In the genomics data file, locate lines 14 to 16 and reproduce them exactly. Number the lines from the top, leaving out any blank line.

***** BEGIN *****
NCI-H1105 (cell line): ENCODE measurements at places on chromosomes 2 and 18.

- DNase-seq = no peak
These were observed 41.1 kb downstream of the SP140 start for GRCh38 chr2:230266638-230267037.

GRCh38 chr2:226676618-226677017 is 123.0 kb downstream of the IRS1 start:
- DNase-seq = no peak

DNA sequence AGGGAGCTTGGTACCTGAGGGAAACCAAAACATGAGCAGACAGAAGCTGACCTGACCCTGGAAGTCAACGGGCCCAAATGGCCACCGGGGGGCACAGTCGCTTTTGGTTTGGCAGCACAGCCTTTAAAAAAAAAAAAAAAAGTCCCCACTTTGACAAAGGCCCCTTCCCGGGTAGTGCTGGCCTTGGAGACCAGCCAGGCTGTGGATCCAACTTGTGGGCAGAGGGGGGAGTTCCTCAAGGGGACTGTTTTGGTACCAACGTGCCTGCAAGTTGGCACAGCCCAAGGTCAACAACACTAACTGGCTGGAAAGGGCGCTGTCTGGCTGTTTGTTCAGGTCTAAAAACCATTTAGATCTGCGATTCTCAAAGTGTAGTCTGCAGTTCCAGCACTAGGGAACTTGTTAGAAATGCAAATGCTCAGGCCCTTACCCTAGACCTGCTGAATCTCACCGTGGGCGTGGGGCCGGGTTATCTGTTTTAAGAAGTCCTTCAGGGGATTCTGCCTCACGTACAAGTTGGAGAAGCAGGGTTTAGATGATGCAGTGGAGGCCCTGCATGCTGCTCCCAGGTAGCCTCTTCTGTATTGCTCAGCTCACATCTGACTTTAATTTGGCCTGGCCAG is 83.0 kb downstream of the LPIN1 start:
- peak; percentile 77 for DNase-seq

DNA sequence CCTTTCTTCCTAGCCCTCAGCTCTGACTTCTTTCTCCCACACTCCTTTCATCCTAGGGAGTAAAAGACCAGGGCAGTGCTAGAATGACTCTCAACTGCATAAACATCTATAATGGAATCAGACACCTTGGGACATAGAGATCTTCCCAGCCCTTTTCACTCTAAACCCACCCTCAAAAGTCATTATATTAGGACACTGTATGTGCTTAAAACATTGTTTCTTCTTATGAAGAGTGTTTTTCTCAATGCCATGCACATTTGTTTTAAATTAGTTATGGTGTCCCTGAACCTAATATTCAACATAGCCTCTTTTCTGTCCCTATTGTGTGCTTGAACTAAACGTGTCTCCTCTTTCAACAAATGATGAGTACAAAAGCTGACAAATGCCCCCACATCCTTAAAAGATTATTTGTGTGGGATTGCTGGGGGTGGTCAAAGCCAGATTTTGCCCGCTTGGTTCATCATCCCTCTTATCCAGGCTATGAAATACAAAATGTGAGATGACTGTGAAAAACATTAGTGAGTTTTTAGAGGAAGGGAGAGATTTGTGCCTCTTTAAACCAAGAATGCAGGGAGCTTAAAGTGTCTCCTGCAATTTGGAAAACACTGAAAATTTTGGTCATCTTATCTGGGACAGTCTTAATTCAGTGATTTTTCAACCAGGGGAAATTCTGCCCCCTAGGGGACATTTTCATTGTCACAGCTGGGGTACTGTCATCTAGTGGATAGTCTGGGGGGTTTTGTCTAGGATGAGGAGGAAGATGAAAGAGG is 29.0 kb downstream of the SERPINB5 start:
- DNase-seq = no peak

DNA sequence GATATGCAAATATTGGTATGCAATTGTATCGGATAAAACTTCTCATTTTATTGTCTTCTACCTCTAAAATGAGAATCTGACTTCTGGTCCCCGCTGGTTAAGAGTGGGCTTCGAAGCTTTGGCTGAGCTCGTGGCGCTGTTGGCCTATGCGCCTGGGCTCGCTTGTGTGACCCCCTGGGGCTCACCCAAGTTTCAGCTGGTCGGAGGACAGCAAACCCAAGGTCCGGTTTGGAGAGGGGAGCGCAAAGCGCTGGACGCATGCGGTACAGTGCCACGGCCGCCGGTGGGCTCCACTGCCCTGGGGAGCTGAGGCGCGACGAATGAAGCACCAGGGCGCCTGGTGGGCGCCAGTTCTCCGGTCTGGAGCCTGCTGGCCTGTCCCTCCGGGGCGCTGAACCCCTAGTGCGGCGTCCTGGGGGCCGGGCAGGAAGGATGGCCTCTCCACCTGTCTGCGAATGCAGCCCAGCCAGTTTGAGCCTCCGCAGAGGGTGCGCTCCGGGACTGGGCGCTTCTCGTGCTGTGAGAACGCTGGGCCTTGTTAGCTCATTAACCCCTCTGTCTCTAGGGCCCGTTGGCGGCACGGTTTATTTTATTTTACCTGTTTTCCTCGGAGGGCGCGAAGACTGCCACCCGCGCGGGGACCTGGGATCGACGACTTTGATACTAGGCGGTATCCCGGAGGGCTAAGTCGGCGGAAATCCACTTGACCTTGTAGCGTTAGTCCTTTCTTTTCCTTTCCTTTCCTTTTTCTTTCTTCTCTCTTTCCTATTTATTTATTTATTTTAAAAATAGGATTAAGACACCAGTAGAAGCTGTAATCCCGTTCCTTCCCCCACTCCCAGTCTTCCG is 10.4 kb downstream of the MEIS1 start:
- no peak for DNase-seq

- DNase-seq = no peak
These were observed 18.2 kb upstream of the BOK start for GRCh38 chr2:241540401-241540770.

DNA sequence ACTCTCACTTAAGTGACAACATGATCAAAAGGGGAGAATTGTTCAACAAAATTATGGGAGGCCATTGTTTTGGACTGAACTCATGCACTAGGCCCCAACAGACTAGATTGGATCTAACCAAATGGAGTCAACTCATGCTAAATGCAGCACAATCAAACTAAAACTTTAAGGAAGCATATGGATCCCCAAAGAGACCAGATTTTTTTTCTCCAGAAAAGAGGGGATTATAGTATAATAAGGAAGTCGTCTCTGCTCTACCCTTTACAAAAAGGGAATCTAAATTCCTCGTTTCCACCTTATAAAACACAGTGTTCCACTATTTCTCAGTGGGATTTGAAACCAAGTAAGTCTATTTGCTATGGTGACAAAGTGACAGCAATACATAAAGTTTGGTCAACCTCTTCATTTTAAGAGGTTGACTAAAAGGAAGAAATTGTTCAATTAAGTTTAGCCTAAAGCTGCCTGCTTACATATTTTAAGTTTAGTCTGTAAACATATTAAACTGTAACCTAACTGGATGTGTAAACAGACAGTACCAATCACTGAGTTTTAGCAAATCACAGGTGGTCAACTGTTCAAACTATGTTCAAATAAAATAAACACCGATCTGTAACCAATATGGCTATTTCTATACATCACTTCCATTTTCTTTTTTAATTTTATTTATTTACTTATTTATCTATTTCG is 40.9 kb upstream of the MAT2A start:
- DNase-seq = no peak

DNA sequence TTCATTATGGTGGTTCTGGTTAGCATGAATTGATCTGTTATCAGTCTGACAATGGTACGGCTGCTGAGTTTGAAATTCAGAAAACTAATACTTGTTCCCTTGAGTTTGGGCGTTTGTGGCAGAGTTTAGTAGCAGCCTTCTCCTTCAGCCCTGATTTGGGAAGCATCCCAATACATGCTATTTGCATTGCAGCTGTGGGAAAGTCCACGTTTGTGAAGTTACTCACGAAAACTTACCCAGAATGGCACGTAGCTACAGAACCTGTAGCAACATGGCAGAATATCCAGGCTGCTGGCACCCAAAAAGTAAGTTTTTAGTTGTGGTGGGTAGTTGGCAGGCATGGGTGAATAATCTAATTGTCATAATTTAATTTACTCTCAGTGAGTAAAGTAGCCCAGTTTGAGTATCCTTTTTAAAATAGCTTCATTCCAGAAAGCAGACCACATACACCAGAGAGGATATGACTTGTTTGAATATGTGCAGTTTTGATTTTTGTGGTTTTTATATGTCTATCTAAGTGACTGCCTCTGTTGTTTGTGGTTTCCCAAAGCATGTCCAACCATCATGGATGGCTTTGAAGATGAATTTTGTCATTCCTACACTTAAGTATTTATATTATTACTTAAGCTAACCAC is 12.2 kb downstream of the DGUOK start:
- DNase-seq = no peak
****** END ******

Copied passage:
DNA sequence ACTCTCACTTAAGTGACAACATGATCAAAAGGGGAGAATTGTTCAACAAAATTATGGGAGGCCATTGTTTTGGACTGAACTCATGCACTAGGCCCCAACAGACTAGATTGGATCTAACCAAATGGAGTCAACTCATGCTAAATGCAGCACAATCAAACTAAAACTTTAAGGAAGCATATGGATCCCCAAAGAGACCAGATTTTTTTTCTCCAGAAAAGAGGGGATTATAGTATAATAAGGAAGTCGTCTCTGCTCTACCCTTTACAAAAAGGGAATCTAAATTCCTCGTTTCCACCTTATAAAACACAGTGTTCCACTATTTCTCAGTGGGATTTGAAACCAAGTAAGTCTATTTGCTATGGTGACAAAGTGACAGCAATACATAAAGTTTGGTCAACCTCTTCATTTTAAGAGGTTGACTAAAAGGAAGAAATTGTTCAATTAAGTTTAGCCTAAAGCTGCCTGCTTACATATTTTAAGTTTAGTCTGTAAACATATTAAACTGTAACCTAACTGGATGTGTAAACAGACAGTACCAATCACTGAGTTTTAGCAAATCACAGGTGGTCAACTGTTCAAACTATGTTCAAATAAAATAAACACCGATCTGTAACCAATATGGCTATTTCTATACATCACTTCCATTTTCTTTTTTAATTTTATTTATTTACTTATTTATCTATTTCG is 40.9 kb upstream of the MAT2A start:
- DNase-seq = no peak

DNA sequence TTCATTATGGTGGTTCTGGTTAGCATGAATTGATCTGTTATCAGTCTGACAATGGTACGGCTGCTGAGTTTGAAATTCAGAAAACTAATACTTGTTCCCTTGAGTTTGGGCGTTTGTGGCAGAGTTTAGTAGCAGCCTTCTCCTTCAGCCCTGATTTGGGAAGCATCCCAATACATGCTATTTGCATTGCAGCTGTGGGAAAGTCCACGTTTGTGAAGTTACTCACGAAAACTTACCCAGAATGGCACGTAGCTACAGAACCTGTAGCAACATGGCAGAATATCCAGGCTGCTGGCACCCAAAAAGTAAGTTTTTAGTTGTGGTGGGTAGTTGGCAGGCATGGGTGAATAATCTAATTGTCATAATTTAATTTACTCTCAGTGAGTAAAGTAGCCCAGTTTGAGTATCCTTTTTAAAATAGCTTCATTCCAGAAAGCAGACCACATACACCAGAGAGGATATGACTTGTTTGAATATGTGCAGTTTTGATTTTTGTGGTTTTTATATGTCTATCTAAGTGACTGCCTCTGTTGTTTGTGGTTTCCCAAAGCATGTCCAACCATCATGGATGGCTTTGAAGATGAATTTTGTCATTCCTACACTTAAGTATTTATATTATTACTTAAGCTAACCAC is 12.2 kb downstream of the DGUOK start: